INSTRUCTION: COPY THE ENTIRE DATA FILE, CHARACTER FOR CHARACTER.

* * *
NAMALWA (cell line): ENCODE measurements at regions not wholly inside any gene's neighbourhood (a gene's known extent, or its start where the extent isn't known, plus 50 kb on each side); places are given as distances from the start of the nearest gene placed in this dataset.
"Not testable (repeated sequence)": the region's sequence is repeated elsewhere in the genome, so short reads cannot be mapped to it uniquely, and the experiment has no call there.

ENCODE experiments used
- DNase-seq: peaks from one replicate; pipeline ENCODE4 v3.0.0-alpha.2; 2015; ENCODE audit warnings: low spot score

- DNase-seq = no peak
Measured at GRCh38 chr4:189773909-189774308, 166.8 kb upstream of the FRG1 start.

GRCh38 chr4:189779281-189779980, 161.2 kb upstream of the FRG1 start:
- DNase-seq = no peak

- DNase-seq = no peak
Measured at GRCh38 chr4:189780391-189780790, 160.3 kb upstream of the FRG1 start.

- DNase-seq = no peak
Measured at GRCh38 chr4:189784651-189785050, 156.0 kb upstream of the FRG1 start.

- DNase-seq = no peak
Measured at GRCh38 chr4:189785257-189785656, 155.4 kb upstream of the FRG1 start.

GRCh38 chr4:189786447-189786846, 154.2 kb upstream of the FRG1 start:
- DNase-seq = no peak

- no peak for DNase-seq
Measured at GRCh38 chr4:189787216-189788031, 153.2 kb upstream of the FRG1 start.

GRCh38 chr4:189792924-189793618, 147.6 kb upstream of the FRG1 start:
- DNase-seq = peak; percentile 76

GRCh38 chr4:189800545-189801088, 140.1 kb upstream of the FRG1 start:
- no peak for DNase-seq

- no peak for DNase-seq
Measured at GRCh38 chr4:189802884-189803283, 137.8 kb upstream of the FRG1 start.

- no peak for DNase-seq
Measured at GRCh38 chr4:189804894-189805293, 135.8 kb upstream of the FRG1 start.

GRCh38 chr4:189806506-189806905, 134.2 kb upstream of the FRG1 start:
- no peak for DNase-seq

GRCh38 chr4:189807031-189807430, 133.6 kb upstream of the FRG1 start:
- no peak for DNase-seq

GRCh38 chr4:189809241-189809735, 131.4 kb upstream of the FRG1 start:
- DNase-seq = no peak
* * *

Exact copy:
NAMALWA (cell line): ENCODE measurements at regions not wholly inside any gene's neighbourhood (a gene's known extent, or its start where the extent isn't known, plus 50 kb on each side); places are given as distances from the start of the nearest gene placed in this dataset.
"Not testable (repeated sequence)": the region's sequence is repeated elsewhere in the genome, so short reads cannot be mapped to it uniquely, and the experiment has no call there.

ENCODE experiments used
- DNase-seq: peaks from one replicate; pipeline ENCODE4 v3.0.0-alpha.2; 2015; ENCODE audit warnings: low spot score

- DNase-seq = no peak
Measured at GRCh38 chr4:189773909-189774308, 166.8 kb upstream of the FRG1 start.

GRCh38 chr4:189779281-189779980, 161.2 kb upstream of the FRG1 start:
- DNase-seq = no peak

- DNase-seq = no peak
Measured at GRCh38 chr4:189780391-189780790, 160.3 kb upstream of the FRG1 start.

- DNase-seq = no peak
Measured at GRCh38 chr4:189784651-189785050, 156.0 kb upstream of the FRG1 start.

- DNase-seq = no peak
Measured at GRCh38 chr4:189785257-189785656, 155.4 kb upstream of the FRG1 start.

GRCh38 chr4:189786447-189786846, 154.2 kb upstream of the FRG1 start:
- DNase-seq = no peak

- no peak for DNase-seq
Measured at GRCh38 chr4:189787216-189788031, 153.2 kb upstream of the FRG1 start.

GRCh38 chr4:189792924-189793618, 147.6 kb upstream of the FRG1 start:
- DNase-seq = peak; percentile 76

GRCh38 chr4:189800545-189801088, 140.1 kb upstream of the FRG1 start:
- no peak for DNase-seq

- no peak for DNase-seq
Measured at GRCh38 chr4:189802884-189803283, 137.8 kb upstream of the FRG1 start.

- no peak for DNase-seq
Measured at GRCh38 chr4:189804894-189805293, 135.8 kb upstream of the FRG1 start.

GRCh38 chr4:189806506-189806905, 134.2 kb upstream of the FRG1 start:
- no peak for DNase-seq

GRCh38 chr4:189807031-189807430, 133.6 kb upstream of the FRG1 start:
- no peak for DNase-seq

GRCh38 chr4:189809241-189809735, 131.4 kb upstream of the FRG1 start:
- DNase-seq = no peak